The first duty of defusing the situation, of course, lies with the army leadership as it should assess the situation calmly rather than jumping on the bandwagon of hyped up patriotic sentiments — which are justified upto a point. This over-patriotic mode may land the army in trouble given its historic closeness to the US. It has to be remembered that General Ayub Khan was the first military ruler who authorised US bases to be sited in Pakistan. Afterwards, General Zia cast Pakistan’s lot with the US — without consulting the nation — during the Afghan war.

This policy continued in an enhanced form by General Musharraf who granted US carte blanche in conducting raids across the border — the policy whose logical extension was Sept 3.

Against this sorry backdrop, it is incumbent upon the army high command to work closely with the civilian government in framing a credible policy on the war on terror which commands the consent of the society. The current policy of continuing with the US policy in private, while opposing it in public could be the source of untold domestic complications.(the days when General Aslam Beg could instigate pro-Saddam demonstration while despatching Pakistan troops to Saudi Arabia are long gone now). Now the situation is radically different with an almost full-scale war looming on our border.

The next big question is about the competence of our new political leadership at this crucial juncture when the potentially destructive product of the great game and strategic depth faces us. In this context, President Zardari has a hell of a job in steering a tightrope walk between Pakistan’s national interests (defined after striking a fine institutional balance with the country) and strategic demands the war on terror has placed on us. Moreover, the question of reorienting Pakistan-Afghan relationship is closely bound up with this. For President Zardari to be seen too close to either Hamid Karzai, the Afghan president (as pointed out by Ayaz Amir in the pages of this newspaper) or cosying up too much to the US could be politically costly. The sooner President Zardari wisens up to this fact the better for the PPP government and the democratic set-up as a whole .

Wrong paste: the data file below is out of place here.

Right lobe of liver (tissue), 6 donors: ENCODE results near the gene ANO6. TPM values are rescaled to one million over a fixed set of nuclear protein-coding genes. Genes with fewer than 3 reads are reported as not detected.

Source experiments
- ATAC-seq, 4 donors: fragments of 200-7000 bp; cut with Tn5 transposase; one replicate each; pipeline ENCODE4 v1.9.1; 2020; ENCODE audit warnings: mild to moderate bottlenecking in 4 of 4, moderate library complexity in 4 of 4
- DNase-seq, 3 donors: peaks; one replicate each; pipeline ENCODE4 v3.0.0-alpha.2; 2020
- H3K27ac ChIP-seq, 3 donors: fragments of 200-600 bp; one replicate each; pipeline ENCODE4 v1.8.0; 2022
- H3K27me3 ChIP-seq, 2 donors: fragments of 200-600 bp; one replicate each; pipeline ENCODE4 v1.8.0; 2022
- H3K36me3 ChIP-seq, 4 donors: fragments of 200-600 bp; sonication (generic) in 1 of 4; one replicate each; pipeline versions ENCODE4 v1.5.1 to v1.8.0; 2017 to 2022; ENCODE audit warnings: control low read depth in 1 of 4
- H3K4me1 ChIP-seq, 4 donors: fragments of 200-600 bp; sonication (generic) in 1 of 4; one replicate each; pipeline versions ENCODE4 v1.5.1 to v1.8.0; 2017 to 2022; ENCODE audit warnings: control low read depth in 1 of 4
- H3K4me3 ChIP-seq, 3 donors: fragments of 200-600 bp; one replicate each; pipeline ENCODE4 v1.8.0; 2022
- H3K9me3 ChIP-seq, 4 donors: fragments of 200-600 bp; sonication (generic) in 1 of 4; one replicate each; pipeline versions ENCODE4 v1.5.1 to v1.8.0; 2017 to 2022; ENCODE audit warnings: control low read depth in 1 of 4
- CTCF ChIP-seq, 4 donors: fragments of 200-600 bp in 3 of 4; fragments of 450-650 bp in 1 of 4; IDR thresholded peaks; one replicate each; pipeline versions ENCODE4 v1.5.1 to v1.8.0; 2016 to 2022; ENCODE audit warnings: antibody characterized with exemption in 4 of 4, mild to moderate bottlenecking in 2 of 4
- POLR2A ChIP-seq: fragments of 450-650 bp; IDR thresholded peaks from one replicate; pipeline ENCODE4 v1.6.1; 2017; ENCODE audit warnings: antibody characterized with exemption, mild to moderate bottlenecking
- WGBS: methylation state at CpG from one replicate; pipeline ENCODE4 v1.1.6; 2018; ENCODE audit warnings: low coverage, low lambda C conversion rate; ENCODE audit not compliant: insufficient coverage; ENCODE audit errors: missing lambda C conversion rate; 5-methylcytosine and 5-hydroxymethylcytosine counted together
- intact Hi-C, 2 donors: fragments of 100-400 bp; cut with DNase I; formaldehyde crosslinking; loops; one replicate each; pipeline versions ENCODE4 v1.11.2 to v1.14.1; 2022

At the same time, the need for fine tuning a unified policy ,which involves the consent of all stakeholders, has never been this urgent. The army, for it part, should let the politicians decide things and refrain from undermining the current set-up by overplaying the patriotic card which can boomerang any time. Only by bringing all institutions under the umbrella of a unified Afghan policy can we speak with one voice and act with a singular will. As for the US, its hawkish policy, if executed in the current aggressive mode, would only beef up the ranks of the Taliban, undermine the nascent civilian set-up, and puff up the already widespread anti-American feelings in Pakistan.